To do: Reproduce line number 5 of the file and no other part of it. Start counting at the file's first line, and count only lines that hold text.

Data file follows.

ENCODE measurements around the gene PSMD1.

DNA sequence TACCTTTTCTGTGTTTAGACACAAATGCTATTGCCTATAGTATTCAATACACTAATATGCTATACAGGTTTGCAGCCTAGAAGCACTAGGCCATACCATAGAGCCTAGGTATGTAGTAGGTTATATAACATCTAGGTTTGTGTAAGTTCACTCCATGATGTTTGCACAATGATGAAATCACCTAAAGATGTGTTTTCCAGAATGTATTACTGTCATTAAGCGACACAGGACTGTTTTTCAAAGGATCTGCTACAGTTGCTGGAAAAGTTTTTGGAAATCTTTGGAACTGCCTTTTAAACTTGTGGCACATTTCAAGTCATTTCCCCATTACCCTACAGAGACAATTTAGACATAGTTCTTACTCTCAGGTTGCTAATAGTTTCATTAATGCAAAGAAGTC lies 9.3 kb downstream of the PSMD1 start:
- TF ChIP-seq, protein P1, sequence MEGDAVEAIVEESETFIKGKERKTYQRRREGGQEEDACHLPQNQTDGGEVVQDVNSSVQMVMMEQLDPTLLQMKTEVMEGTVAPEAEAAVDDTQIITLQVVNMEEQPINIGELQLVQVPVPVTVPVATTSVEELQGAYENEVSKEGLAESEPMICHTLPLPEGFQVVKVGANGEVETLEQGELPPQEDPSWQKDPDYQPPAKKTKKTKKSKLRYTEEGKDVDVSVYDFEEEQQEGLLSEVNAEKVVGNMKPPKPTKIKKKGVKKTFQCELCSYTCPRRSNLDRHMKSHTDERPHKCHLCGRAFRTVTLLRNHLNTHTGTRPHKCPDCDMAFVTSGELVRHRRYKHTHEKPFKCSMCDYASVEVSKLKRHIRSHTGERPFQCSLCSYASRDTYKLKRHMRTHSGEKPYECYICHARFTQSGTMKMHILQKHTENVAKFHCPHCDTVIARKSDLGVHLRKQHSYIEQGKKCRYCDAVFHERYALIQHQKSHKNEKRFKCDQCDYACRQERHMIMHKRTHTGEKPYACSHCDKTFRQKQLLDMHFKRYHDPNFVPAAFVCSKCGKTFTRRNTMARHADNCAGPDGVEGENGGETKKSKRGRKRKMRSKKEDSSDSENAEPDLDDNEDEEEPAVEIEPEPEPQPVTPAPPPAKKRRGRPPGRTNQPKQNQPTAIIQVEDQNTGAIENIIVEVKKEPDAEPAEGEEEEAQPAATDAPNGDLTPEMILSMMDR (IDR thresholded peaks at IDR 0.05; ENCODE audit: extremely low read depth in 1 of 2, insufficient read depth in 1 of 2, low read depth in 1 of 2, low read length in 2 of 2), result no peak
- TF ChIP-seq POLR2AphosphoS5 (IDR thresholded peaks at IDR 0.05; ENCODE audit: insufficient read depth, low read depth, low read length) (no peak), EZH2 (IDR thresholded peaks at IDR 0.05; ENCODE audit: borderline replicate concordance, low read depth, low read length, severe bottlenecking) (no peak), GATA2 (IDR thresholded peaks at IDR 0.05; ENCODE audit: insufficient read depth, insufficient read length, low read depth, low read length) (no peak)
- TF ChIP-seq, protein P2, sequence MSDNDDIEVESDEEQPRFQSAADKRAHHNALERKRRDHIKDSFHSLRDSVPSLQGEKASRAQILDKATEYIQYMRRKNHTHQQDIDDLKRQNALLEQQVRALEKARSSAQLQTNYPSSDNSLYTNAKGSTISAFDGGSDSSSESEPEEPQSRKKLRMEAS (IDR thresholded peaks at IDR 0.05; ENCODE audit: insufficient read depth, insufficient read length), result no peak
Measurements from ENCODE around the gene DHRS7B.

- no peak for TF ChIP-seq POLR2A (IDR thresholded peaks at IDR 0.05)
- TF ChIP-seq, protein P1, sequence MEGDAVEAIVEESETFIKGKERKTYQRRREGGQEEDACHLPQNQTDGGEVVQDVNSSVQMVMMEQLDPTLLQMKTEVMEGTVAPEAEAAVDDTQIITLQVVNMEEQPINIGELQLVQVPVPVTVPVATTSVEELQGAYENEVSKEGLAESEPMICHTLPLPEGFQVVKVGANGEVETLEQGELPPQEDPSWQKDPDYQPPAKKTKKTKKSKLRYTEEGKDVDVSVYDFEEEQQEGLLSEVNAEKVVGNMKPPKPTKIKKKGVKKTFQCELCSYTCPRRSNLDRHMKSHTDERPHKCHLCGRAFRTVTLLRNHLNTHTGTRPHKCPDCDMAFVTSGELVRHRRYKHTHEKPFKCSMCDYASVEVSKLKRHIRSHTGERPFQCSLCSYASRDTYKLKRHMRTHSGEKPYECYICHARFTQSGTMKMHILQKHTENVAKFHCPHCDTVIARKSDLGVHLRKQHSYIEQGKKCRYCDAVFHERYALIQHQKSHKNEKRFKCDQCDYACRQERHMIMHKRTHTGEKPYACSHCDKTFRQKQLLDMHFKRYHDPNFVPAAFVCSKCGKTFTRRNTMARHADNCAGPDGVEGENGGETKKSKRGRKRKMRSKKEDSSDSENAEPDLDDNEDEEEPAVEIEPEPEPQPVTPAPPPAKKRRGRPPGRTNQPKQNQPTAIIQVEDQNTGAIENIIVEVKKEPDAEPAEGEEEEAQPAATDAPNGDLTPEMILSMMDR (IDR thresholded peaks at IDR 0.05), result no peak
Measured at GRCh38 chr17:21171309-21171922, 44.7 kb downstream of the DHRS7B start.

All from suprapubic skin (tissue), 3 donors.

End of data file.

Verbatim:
- TF ChIP-seq, protein P2, sequence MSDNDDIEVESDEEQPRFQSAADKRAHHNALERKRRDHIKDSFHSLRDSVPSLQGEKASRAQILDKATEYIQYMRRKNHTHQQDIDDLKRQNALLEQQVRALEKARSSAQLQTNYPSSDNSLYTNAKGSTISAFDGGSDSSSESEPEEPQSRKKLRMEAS (IDR thresholded peaks at IDR 0.05; ENCODE audit: insufficient read depth, insufficient read length), result no peak